The Fender Precision bass came out in 1951, and the Fender Jazz bass was first produced in 1960. The Jazz bass produced brighter and slightly higher tones. Fender made slight changes in the basses during the different years of production, and certain years are more desirable than others. Motown and Stax recordings heavily relied on the 1962 Precision bass. The vintage guitar and bass guitar markets have become increasingly valuable in the last 10 years. This value makes it all the more necessary to know how to verify a Fender bass guitar's authenticity.
Check the production date stamped on the butt end of the neck. This is not a full-proof method, but it will indicate the validity and date of the neck. The production date was stamped or pencilled on the butt end of the neck. This requires removing the neck of the guitar.
Find the serial number. The serial number is a more reliable method for identifying authenticity of a vintage Fender bass. The correlation between serial numbers and production dates can be found at the Fender website (see Resources). For example, serial numbers 100 to 400 on a Precision bass indicates that it was produced between 1951 and 1952. The location of the serial number also provides useful information about the authenticity of the bass. The serial numbers of early 1950s Precision basses were on the neck plate on the back of the neck. In 1976 Fender began placing the serial number on the peghead.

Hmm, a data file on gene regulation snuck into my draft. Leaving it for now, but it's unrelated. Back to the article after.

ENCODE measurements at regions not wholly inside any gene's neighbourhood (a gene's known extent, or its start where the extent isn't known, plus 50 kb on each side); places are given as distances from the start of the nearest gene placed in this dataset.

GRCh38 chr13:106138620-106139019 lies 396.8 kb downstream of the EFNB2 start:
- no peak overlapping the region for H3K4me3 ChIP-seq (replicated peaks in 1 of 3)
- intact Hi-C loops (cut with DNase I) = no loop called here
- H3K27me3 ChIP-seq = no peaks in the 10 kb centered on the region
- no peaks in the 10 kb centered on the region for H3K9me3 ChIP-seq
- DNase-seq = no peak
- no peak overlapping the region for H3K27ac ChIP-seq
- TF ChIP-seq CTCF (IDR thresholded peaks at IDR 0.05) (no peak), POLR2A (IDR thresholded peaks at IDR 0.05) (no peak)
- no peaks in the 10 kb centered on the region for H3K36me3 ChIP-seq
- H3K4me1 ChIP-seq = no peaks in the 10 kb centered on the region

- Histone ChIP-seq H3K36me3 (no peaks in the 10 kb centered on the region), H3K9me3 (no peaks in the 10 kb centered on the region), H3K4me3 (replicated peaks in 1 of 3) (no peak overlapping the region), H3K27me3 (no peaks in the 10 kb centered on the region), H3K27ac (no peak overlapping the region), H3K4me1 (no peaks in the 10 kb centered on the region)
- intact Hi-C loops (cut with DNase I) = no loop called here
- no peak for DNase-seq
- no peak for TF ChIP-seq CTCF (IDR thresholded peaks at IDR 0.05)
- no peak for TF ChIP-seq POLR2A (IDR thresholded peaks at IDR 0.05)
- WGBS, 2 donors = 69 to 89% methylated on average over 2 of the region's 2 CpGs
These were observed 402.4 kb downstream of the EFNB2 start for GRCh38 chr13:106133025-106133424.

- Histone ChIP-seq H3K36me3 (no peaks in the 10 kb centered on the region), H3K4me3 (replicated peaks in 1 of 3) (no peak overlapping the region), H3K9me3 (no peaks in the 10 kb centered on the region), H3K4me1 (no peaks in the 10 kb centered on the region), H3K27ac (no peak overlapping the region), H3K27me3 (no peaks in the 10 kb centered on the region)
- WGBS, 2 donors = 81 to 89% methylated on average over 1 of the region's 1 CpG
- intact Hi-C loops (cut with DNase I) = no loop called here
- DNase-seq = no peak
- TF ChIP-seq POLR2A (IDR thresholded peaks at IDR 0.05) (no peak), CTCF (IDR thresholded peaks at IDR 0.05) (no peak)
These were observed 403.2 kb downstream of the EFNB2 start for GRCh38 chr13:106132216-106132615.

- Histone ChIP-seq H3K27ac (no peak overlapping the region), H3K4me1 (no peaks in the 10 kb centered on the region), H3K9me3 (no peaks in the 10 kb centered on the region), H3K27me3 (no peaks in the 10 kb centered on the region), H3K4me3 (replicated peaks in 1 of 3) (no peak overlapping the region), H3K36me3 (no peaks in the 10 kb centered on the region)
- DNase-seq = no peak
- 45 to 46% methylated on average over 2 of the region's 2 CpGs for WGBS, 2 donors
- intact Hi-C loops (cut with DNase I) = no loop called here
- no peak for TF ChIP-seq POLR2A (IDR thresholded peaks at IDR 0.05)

Pay attention to all the specific details. The best way to identify the authenticity of a vintage Fender bass is to carefully scrutinise all the specific details about the bass. The essential details include the type of wood, the shape and colour, all the electronics, the tuners, volume and tone knobs and the scale of the neck. Vintage guitar collectors develop expertise in all these areas. A helpful resource is the Vintage Guitars Info website (see Resources). The site provides a thorough and well researched history of vintage Fender guitars and basses. Specific details about Fender Precision and Jazz basses are presented along with photographs. Notice how the specifics changed during different years of production.
Get an expert opinion. The last step to ensure that the bass is authentic is to get an expert's opinion. Make arrangements for the expert to see and investigate the bass in person. If this is not possible, take a series of photos from every angle that will allow the expert to see all the different parts of the bass.